> Roy Schestowitz wrote:
> >A lot of anti-MS tripe, but somehow...
> "SEATTLE (Reuters) - Microsoft Corp. posted an 11 percent rise in
> quarterly net profit on Thursday, boosted by a strong performance at
> its database division and shrinking losses from its Xbox 360 video game
I'd really be curious to see what the unit volumes in terms of DB
licenses and Server licenses were, especially in terms of units
Microsoft did force many NT 4.0 users to "upgrade or die". Some of
those servers, which were licensed at very low costs, often as low as
$1500/server and were covered under moderately priced support controcts
- were converted to Windows 2000 or Windows 2003, which had license
fees as high as $15,000 per CPU for "Enterprise" or "Data Center"
edition. Even though these prices are negotiable, there was a
substantial increase in license fees. In addition, there were
corresponding increases in support fees. Windows 2003 with SQL Server
2003 was much faster than Windows NT 4.0 with SQL Server 7, but at a
substantially higher price.
On the other hand, many of those NT 4.0 servers were simply switched to
Linux. Some were replaced by bringing them back into AIX or Solaris as
logical partitions. AIX for example, can be broken into as many as 16
LPARs per CPU and a P/590 can have up to 64 CPUs which can run Linux or
AIX in the LPARs.
Many of these licenses were replacements for previous licenses. The
performance and capacity of computers doubles every 18 months, and when
you have a $60,000 license for a 4 CPU system, it's common practice to
put the fastest machine you can afford into that License. Some of
these machines were also upgraded to 64 bit capacity, which involved
additional upgrade and licensing and support costs, as well as new or
extended contract periods. Some of these servers will generate revenue
for Microsoft until 2010, even if the servers themselves were taken out
Other studies have shown that the cost per function point for Windows
is high and going up.
Revenue and unit volumes support this conclusion. The power and
capacity of UNIX and Linux boxes goes up while total cost per
application goes down.
Even if I spend $250,000 on a P-590, if it can do the work of as few as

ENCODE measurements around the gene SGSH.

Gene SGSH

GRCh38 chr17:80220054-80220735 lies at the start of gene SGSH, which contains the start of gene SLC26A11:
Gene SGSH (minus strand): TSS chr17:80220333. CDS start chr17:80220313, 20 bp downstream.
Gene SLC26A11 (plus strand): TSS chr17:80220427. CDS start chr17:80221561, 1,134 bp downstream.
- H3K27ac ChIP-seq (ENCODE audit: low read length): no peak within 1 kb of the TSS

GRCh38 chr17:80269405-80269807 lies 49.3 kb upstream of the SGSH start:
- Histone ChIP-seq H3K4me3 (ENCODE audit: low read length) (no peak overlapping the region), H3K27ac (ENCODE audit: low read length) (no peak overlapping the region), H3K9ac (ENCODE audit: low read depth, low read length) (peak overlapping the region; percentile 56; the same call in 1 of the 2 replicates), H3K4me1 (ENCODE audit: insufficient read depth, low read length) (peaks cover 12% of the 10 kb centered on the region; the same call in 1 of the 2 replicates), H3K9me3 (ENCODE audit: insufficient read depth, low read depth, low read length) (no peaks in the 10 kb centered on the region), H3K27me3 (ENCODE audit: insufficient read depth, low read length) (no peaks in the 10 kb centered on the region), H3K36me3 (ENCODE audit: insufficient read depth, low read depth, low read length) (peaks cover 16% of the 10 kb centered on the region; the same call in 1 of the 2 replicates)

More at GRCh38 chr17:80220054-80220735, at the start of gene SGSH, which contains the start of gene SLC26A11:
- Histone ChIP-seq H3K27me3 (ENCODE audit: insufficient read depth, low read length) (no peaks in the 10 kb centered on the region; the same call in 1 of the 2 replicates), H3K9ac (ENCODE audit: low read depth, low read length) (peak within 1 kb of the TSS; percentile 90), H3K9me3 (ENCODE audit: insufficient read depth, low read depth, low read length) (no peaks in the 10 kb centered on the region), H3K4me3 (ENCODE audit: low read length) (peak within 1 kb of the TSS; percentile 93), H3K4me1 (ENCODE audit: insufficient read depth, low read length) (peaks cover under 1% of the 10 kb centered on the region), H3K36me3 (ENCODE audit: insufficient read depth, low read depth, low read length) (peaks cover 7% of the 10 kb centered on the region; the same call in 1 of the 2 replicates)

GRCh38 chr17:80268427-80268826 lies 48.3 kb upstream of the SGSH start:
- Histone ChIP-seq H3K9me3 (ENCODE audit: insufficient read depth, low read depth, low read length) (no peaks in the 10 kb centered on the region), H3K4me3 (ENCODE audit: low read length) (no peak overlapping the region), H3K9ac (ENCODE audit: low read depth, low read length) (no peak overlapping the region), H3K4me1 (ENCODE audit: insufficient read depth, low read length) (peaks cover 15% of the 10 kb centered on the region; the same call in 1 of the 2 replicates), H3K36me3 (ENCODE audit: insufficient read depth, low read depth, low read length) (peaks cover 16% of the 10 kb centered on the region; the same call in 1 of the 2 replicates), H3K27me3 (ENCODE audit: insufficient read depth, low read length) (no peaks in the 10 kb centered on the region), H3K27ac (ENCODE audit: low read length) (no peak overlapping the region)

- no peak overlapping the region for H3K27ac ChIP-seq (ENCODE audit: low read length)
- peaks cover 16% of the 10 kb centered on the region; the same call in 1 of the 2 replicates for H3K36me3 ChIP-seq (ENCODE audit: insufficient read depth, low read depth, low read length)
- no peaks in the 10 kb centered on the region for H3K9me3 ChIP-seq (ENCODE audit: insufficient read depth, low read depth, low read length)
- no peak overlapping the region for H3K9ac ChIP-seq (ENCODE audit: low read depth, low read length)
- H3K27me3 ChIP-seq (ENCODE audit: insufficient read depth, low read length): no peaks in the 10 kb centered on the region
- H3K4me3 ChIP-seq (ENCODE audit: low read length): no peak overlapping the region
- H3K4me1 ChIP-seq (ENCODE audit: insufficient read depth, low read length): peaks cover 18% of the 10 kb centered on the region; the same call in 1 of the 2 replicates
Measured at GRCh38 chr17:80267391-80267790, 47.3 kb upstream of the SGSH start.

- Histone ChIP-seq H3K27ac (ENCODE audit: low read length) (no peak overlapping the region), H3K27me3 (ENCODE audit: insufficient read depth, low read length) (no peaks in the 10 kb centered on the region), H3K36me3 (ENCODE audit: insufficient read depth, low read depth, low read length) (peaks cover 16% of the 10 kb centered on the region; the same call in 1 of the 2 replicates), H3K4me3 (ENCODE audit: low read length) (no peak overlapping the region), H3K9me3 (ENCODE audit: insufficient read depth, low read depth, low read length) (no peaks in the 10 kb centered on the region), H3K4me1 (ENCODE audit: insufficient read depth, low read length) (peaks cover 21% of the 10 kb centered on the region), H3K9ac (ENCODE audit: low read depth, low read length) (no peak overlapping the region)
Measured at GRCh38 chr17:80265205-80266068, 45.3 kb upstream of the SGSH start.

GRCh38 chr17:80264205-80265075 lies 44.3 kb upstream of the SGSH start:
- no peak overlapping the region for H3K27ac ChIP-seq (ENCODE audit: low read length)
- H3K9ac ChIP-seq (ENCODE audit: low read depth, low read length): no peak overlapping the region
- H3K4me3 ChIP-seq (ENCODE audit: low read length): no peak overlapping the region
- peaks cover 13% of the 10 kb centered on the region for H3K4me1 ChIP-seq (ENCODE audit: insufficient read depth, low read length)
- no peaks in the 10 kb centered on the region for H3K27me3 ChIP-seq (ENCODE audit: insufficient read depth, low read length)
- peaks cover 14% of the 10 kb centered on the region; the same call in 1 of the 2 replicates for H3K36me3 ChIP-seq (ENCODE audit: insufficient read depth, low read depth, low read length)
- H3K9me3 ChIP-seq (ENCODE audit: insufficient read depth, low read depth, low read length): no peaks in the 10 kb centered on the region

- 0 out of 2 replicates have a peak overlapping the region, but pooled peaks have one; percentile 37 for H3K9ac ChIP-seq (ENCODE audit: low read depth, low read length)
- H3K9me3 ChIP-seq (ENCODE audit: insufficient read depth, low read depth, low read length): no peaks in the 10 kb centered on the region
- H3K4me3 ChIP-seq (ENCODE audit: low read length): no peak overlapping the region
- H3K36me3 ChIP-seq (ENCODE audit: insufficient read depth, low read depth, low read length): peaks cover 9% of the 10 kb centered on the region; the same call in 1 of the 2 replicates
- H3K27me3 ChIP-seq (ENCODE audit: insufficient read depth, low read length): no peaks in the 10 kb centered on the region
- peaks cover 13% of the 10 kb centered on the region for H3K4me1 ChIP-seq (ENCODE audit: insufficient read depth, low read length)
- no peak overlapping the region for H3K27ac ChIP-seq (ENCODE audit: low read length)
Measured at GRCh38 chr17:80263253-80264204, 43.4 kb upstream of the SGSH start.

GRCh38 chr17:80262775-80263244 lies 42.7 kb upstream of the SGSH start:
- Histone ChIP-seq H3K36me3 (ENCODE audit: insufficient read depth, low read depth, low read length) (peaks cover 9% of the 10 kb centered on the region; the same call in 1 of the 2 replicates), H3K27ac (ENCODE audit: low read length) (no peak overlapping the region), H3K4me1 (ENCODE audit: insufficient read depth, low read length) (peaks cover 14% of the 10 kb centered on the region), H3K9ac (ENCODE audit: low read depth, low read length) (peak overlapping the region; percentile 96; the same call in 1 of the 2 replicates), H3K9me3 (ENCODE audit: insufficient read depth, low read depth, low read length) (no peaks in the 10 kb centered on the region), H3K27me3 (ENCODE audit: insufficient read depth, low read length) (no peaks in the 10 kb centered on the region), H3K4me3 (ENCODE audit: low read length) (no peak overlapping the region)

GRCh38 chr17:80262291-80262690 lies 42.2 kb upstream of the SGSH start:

50 Windows boxes, it's still ahead of the game. Keep in mind, the
P-590 can recover from CPU failures, moving load to the functional CPUs
and taking the nonfunctional unit offline and letting the operator know
that it needs to be swapped out (hot swap). The same is true with the
A rack of Linux blades can have up to 128 processors. These can be
attached to storage arrays which again allow redundancy and fast swap
in clusters. Many applications are now being developed to support
cluster technology, including databases, web services, and SOA
Linux Server revenue is growing, and has become a very profitable
market for vendors. It has also been shown to benefit the profit
margins of corporate customers. The most dramatic examples being
companies like Google and E-Trade.
Windows Server revenue is growing more slowly, and offers high profit
margins to Microsoft, but little or no profit margin to the vendors.
> "In after-hours trade, Microsoft shares rose to $28.50 from a close of
> $28.35 on Nasdaq."
After Hours trading on a fast reading of a report is rarely a bright
move. Fewer buyers, and more limit driven orders tends to push the
"Market" rate substantially higher than regular trading.
What's sad is that the increase was so slight. Microsoft exceeds
expectations by 20% posts an 11% increase in revenue, and the stock
goes up less than 1%. Sounds like investor confidence is low. Maybe
the big institutional investors know something we don't?
> Chump! LOL!!!